Giuliani then went on to explain that he should be judged by the job he has done as mayor and not on his family life.
Prudhomme-O'Brien, a conservative activist who is not supporting any
presidential candidate, said she did want to be offensive in her question, but found his answer "troubling".
A week after he launched his first radio ads in New Hampshire, former New York Mayor Rudy Giuliani is planning to return to the state next week, his campaign tells the Globe.
Giuliani will be in the state Monday and Tuesday. This will be his second trip to the state in a month. His campaign says Giuliani will be in the state more often than he was in the first part of the year.
Rudy Giuliani will begin his first advertising campaign in New Hampshire and Iowa on Tuesday at a time when the Republican presidential campaign is in flux, with John McCain continuing to have problems and the possible entrance of Fred Thompson looming.
Giuliani will begin running three ads tomorrow touting his fiscal conservatism as the mayor of New York City.
You can listen to the three ads here.
CONCORD, N.H. -- Republican presidential aspirant Rudy Giuliani said today the only way to restore fiscal conservatism in Washington is to elect an "outsider" like him.
“This isn't about Republicans and Democrats, this is something about the air in Washington," said Giuliani. "You come to Washington and then after two or three years you start spending all this money."
"We need somebody that doesn't breathe all that air...You know who that is? It's me," Giuliani told a gathering of about 100 people at a town hall meeting at New Hampshire Technical Institute.
As the former mayor of New York, Giuliani said he has a record of tax cuts and fiscal discipline.
He also took two questions on the recent immigration legislation that he opposed and that failed in the US Senate. On healthcare, Giuliani gave his most detailed answer yet explaining that he believes if market forces were allowed to function in the industry healthcare would be cheaper, more accessible, and have more quality.
"Look what happens with televisions," Giuliani said. "At first they are really expensive and they have some flaws, but eventually they come down in price, more people can afford them, and they are of higher quality. That is how markets work."
After the Concord meeting, he had lunch at Robey's Country Store in Hooksett, a classic presidential primary stop for decades. He had chili and coffee and gladly took a picture with a 20-month-old boy with a Yankees cap.
"This is the one day I am rooting for the Red Sox," Giuliani said because of tonight's Major League Baseball All-Star Game. "I am an American League guy."
BEDFORD, N.H. -- Former New York Mayor Rudy Giuliani today offered Republican Primary voters twelve commitments he promises to keep if elected president.
He unveiled these "commitments" in the Old Bedford Town Hall this morning.
* I will keep America on offense in the Terrorists’ War on Us.
* I will end illegal immigration, secure our borders, and identify every non-citizen in our nation.
* I will restore fiscal discipline and cut wasteful Washington spending.
* I will cut taxes and reform the tax code.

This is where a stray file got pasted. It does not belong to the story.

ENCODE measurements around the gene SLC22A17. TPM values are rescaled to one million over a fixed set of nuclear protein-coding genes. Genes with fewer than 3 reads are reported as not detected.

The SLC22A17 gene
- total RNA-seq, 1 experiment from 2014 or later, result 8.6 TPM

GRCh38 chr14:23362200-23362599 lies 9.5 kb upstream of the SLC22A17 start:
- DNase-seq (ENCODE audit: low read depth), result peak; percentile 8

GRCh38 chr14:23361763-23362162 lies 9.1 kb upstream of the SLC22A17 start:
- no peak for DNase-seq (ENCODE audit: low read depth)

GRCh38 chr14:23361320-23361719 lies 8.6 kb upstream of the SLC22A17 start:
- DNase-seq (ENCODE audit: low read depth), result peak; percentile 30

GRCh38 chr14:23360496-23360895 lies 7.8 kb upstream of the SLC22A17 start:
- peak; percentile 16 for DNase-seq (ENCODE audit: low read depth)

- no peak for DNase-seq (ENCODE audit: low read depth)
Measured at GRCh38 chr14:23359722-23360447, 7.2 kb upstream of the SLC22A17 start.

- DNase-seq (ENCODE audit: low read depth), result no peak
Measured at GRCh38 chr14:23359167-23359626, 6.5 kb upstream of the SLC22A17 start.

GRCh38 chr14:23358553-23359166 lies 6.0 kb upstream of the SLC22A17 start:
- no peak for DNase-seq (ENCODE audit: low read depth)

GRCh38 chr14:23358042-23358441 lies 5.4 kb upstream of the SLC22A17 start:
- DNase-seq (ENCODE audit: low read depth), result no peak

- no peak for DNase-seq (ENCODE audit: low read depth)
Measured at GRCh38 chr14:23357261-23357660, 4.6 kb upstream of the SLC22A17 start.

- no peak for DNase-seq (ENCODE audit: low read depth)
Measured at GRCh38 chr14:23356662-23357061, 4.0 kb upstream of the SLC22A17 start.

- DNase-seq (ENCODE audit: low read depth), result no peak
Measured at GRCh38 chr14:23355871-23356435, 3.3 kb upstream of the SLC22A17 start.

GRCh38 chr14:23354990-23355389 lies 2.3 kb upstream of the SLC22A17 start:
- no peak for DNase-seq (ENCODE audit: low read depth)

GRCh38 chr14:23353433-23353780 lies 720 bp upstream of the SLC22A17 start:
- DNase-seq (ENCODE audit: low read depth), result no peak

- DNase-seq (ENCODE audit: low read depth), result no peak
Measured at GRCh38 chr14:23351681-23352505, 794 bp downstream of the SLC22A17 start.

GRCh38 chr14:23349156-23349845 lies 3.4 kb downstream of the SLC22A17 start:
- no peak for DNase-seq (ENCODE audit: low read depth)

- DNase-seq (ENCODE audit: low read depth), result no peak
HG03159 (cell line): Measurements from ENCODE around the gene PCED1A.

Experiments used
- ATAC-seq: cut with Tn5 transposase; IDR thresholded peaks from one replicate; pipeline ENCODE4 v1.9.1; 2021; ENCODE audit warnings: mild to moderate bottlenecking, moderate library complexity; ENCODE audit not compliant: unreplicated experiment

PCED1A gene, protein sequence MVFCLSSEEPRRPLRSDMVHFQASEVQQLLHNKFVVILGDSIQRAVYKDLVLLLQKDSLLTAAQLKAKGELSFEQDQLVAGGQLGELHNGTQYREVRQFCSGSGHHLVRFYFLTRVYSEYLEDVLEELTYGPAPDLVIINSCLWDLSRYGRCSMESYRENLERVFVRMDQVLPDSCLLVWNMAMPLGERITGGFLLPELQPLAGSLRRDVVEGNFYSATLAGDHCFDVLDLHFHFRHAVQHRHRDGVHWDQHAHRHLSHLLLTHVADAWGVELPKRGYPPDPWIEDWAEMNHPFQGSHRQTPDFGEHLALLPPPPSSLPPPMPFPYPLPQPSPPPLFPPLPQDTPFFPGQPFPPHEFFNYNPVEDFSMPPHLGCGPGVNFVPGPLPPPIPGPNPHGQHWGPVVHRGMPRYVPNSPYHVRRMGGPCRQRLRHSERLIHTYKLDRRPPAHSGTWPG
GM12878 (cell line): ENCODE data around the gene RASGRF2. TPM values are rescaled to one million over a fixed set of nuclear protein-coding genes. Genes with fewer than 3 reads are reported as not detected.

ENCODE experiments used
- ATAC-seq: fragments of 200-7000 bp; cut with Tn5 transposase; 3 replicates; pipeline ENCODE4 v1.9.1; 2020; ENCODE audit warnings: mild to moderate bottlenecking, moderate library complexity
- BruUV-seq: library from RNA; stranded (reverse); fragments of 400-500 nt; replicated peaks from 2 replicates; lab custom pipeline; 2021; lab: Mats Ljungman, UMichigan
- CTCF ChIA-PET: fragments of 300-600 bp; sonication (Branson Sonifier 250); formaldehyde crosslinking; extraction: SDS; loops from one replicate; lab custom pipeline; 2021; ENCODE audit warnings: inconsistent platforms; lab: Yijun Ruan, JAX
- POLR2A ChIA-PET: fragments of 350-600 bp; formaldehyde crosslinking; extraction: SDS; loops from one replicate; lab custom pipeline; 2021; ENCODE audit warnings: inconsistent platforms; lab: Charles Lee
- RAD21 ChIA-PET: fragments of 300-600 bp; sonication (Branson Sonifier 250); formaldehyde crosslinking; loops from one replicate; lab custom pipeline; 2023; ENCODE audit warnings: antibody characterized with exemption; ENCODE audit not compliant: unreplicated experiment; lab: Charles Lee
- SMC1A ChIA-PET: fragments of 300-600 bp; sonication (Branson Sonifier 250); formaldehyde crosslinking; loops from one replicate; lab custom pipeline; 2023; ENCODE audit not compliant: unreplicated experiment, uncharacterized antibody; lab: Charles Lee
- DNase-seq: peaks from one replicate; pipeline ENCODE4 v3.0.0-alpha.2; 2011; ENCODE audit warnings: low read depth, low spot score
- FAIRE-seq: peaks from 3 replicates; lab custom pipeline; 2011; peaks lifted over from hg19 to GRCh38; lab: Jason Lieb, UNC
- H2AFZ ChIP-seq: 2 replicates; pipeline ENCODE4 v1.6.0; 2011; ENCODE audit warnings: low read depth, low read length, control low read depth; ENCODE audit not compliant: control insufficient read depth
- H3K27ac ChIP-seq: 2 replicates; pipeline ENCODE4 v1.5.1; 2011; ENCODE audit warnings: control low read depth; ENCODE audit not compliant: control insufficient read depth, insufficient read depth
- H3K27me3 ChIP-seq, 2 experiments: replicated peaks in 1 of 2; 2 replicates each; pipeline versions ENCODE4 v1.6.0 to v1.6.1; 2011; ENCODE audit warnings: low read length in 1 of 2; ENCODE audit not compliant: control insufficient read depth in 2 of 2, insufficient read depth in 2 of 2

* I will impose accountability on Washington.
* I will lead America towards energy independence.
* I will give Americans more control over, and access to, health care with affordable and portable free-market solutions.
* I will increase adoptions, decrease abortions, and protect the quality of life for our children.
* I will reform the legal system and appoint strict constructionist judges.
* I will ensure that every community in America is prepared for terrorist attacks and natural disasters.
* I will provide access to a quality education to every child in America by giving real school choice to parents.
* I will expand America’s involvement in the global economy and strengthen our reputation around the world.
MANCHESTER, N.H. -- Just as the New Hampshire Republican Party is trying to emerge from near bankruptcy and it's largest loss ever on Election Day last fall, Rudy Giuliani skipped a big party fund-raiser to appear at an exclusive Newport, R.I. country club.
The Newport (R.I.) Daily News reported that Giuliani spoke to 150 members of the Carnegie Abbey Club on Wednesday after spending 15 minutes on a golf putting green overlooking Narragansett Bay.
The event was only for members and was closed to the press.
Back in Manchester all Republican presidential candidates were invited to attend a "presidential gala" fund-raiser for the state Republican Party. Mitt Romney attended the event, as did Tommy Thompson and Duncan Hunter.
Rudy Giuliani’s travel schedule says he is supposed to hold a town hall meeting in Keene tomorrow afternoon. Apparently to Giuliani, speaking to insurance company employees and spouses in the office cafeteria counts as a town hall meeting. Usually, a town hall meeting actually takes place in a real town hall -- or at least a high school gym -- and the public is invited.
Peerless Insurance confirmed this afternoon that the event is not open to the public. This means that Giuliani, who has already been criticized for not campaigning among the people, will spend his Wednesday attending a local Republican Party fund-raiser, touring a cabinet factory, and attending a closed-to-the-public “town hall” meeting.
Former New York Mayor Rudy Giuliani's presidential campaign announced the new leaders of the campaign's efforts in Iowa and New Hampshire, the two states that are expected to kick off the presidential primary season.
In New Hampshire, Jennifer Hallowell, the executive director for the Indiana Republican Party, has been tapped to lead the campaign. All of Hallowell's political experience is in Indiana. Nor does her new counterpart in Iowa, Joe Jarabek, have a history in that state, which shares New Hampshire's intensely local, retail politics.
Hanover Republican activist Jim Rubens is apparently backing Rudy Giuliani's presidential campaign instead of supporting John McCain as he did in 2000.